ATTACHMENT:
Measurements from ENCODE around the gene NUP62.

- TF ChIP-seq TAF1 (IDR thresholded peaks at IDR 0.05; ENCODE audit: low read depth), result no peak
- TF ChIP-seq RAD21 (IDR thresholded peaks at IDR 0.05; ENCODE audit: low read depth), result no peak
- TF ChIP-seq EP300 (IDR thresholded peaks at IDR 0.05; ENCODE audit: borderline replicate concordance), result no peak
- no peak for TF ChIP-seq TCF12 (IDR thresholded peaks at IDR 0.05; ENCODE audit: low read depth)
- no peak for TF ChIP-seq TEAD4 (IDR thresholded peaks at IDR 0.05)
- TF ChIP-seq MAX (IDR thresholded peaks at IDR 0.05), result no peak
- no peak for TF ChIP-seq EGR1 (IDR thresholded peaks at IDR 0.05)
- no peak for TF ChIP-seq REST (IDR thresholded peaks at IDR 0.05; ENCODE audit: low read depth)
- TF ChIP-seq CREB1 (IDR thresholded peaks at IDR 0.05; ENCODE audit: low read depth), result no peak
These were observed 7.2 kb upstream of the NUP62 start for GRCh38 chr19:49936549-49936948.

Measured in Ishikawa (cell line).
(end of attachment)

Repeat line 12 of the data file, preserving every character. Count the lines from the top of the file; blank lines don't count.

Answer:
Measured in Ishikawa (cell line).